Residential care is better known as long term, nursing home or facility care, for seniors who suffer from a variety of health challenges, such as Alzheimer’s and other forms of dementia, physical disabilities or other complex care challenges that prevent them from living in other less secure and supervised housing types.  The report suggests that while residential care may be appropriate for the majority of seniors currently placed, “5% to 15% of current residents could be living in the community either with home care services or in assisted living.”

The report goes on to make a total of 17 recommendations for systemic change in these three housing categories, some of which involve regulatory and legislative changes and others that recommend design, practice and financial changes that would make housing options more affordable, accessible and appropriate for B.C.’s senior population.  Ms. Mackenzie concludes that “it is clear that many low and middle income seniors, both renters and home owners, need to have more financial help in meeting their basic needs.”  For other types of housing (assisted living and residential care), Ms. Mackenzie stresses the importance of creating and providing facilities that “offer the privacy and dignity they [seniors] deserve.”

In a municipality such as Oak Bay, many of Ms. Mackenzie’s observations resonate.  Having served this community as a former Council member and now as a volunteer, I am aware that there are many seniors living in Oak Bay who have low or moderate incomes and face the increasing burden of home ownership or high rents on a fixed income.  Oak Bay also lacks appropriate housing options, including affordable rental housing, that would enable many seniors to remain in the community that they know and love and where family and other supports exist.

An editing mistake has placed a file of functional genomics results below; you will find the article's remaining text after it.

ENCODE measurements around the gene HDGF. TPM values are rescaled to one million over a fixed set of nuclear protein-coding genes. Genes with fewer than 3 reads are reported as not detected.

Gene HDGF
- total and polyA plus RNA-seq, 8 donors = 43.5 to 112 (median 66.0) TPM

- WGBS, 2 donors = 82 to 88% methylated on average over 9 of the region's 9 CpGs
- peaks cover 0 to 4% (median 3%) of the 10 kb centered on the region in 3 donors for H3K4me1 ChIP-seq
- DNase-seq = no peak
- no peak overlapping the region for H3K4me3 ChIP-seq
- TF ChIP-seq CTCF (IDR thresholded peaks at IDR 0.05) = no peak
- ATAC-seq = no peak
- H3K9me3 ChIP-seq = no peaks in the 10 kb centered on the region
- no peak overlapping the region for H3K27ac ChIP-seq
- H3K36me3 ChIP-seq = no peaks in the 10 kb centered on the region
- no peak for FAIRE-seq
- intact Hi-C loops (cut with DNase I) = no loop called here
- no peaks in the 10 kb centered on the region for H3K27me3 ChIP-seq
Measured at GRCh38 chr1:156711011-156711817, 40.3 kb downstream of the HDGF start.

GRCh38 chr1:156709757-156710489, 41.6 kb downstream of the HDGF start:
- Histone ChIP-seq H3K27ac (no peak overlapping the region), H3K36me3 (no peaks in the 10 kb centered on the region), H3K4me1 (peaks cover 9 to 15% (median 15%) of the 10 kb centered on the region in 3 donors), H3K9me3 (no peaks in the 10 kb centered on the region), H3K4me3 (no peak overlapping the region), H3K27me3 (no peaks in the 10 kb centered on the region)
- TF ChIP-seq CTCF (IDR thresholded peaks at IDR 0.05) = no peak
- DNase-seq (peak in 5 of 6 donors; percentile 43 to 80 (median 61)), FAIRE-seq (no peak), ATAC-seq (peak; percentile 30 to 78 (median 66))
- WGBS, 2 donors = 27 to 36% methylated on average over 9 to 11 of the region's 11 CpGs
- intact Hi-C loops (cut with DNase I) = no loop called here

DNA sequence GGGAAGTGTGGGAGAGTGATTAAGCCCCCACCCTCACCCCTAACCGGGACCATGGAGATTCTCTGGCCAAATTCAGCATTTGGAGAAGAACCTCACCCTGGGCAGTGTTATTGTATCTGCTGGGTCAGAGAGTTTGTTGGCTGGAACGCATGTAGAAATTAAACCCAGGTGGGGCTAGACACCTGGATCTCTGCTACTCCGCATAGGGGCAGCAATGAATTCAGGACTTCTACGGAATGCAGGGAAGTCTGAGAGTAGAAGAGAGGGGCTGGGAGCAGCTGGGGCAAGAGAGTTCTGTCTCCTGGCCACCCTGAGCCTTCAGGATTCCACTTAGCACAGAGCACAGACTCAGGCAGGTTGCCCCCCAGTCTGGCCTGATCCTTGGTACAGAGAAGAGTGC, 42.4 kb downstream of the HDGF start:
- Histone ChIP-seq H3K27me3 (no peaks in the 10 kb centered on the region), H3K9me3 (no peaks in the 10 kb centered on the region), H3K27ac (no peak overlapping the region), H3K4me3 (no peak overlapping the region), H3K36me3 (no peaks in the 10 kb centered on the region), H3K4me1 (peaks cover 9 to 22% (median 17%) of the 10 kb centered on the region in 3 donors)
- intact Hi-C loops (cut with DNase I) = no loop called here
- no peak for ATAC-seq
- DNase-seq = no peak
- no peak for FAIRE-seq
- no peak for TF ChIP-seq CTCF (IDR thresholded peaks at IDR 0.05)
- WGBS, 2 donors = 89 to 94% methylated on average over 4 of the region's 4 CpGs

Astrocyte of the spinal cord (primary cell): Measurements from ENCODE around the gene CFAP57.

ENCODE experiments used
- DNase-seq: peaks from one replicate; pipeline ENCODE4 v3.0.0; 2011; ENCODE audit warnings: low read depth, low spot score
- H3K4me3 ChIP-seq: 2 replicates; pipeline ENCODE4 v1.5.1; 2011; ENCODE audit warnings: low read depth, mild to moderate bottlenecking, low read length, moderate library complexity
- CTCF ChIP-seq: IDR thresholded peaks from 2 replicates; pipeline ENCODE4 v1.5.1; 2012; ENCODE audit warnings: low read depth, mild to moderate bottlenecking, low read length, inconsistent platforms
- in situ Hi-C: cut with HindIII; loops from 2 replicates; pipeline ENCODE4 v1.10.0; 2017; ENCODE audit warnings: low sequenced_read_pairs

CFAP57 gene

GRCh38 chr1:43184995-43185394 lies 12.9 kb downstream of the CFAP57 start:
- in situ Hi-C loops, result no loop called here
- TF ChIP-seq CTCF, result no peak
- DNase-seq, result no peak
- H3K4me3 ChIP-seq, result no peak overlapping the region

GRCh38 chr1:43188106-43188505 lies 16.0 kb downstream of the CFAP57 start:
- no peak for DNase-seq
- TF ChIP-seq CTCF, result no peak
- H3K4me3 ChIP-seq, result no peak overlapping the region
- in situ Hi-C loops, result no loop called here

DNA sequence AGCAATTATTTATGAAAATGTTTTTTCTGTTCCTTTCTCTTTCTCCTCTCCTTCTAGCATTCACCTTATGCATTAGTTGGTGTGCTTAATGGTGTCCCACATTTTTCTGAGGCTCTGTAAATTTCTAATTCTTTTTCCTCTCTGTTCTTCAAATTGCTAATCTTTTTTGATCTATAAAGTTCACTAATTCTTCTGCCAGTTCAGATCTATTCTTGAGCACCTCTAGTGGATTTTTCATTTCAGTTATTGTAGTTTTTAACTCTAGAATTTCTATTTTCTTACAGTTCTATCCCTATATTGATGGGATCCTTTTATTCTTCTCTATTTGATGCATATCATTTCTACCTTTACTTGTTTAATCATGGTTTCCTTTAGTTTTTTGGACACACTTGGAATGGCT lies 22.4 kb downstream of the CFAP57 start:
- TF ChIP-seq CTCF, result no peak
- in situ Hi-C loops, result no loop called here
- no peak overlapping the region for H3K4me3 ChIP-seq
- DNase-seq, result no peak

A further concern faced by Oak Bay seniors and residents generally, is a significant seniors’ demographic in the face of static or net losses to our population growth.  This dynamic poses a key question:  how will our community continue to maintain, let alone enhance, existing community programs and services through tax revenue, when our population is shrinking and aging, with greater numbers living on fixed incomes?  With this year’s Oak Bay tax increase an unprecedented 5.1%, it foreshadows difficult choices ahead, for both our seniors, other residents and our municipality.  We should ask:  Is Oak Bay at a tipping point because of this perfect storm of static population growth, an aging demographic and rising taxes?  Will Oak Bay as we know it now be sustainable in the future?

Oak Bay, like many other smaller communities, must now grapple with the reality that some of our seniors who wish to remain living in our community, may be at risk of having to move outside Oak Bay to find affordable, accessible and appropriate housing choices.  Sooner rather than later, our local government should start the conversation with Oak Bay seniors to determine how best to tackle current and future housing needs, especially in light of the anticipated implementation of Oak Bay’s 2014 Official Community Plan.  Mayor and Council should begin the process as soon as possible with Step 1:  Developing A Housing Strategy.

Stay tuned and to read the Seniors’ Advocate’s report in full, please visit